The Priests find their footing with the last two tracks, a ballsy "Baby Doll" that has all the snarls and sneers at the right boogie-inducing, hip-shaking places. And "Take What You Bring", despite being a lazy little seven-minute trot, manages to find the groove and roll with it. The Priests aren't that high yet, but if they could just push themselves a bit more they would certainly distinguish themselves from the other garage band laity.


To be a migrant worker in America is to relearn the basic skills of living. Imagine doing that in your 60s and 70s, when you thought you'd be retired.

Nomadland: Surviving America in the Twenty-First Century

Publisher: W. W. Norton
Author: Jessica Bruder
Publication date: 2017-09

There's been much hand-wringing over the state of the American economy in recent years. After the 2008 financial crisis upended middle-class families, we now live with regular media reports of recovery and growth -- as well as rising inequality and decreased social mobility. We ponder what kind of future we're creating for our children, while generally failing to consider who has already fallen between the gaps.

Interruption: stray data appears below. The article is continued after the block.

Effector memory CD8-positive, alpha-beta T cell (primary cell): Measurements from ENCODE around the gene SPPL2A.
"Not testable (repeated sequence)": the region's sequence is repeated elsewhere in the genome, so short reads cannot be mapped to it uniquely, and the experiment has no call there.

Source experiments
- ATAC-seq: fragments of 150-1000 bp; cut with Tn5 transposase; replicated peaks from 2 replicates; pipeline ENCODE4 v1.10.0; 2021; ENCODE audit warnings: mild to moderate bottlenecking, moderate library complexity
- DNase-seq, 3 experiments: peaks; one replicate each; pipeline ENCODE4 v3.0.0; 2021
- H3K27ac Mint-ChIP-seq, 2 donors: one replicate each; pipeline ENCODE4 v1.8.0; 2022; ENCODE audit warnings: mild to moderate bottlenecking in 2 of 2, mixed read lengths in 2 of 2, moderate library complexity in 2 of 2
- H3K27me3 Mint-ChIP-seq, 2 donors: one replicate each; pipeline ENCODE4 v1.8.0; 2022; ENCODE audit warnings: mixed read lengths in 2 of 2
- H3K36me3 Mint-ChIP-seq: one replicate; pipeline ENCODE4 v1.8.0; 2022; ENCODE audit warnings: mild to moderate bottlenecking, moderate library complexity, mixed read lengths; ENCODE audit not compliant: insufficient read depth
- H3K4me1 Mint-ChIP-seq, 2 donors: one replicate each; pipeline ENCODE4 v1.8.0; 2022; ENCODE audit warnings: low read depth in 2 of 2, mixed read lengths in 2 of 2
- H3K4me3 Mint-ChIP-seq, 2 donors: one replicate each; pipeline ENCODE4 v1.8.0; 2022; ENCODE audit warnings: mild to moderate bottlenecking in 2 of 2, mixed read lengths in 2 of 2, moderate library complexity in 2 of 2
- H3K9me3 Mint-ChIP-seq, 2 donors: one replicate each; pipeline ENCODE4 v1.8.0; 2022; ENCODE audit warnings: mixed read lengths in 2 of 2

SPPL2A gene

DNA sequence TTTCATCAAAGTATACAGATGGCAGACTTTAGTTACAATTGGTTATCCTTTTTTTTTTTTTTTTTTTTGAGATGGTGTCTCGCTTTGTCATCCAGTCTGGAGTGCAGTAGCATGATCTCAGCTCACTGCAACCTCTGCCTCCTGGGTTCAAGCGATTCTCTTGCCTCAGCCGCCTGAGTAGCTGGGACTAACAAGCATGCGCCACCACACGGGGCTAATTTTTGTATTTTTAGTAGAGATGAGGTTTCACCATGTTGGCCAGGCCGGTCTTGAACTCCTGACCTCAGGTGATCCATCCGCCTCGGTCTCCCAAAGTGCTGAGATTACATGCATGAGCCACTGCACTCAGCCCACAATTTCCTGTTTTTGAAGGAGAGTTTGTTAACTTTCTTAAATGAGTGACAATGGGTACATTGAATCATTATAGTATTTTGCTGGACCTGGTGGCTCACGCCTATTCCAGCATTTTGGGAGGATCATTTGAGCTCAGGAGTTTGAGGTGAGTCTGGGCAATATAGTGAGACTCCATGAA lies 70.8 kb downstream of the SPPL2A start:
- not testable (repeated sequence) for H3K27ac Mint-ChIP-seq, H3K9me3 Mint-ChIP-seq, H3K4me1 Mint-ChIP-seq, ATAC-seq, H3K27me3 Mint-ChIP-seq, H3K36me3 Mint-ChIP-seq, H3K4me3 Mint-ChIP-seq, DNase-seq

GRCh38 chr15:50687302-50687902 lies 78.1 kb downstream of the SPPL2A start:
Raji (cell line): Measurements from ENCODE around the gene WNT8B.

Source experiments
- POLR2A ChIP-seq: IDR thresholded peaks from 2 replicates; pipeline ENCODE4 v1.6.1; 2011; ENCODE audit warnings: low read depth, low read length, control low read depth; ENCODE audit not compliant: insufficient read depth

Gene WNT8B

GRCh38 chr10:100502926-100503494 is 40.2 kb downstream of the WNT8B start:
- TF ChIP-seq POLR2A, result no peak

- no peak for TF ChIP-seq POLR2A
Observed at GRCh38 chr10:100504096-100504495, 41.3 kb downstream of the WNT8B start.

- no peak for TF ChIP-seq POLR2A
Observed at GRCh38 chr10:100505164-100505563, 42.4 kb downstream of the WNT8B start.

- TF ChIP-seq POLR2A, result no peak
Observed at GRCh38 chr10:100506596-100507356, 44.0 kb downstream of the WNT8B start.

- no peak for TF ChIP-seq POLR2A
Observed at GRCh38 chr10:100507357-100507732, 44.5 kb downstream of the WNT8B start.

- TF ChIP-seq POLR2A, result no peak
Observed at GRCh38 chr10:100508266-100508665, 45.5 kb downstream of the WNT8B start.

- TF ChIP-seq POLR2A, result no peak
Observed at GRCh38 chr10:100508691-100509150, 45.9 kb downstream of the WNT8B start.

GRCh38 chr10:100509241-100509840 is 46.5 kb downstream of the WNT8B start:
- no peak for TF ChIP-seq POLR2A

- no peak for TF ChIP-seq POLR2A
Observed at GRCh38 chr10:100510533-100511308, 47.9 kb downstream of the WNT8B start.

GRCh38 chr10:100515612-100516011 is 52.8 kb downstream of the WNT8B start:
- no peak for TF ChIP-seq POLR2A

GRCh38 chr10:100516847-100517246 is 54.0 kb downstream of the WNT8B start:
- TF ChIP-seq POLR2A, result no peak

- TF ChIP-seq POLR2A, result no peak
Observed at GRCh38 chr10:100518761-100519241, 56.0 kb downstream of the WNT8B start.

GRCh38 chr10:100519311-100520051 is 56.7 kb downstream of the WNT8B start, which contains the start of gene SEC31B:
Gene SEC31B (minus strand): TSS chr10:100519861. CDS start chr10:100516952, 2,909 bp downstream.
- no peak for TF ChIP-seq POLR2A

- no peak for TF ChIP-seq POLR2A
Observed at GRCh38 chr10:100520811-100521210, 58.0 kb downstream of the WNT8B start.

Keep reading... Show less

Very few of their peers surpass Eurythmics in terms of artistic vision, musicianship, songwriting, and creative audacity. This is the history of the seminal new wave group

The Rock and Roll Hall of Fame nominating committee's yearly announcement of the latest batch of potential inductees always generates the same reaction: a combination of sputtering outrage by fans of those deserving artists who've been shunned, and jubilation by fans of those who made the cut. The annual debate over the list of nominees is as inevitable as the announcement itself.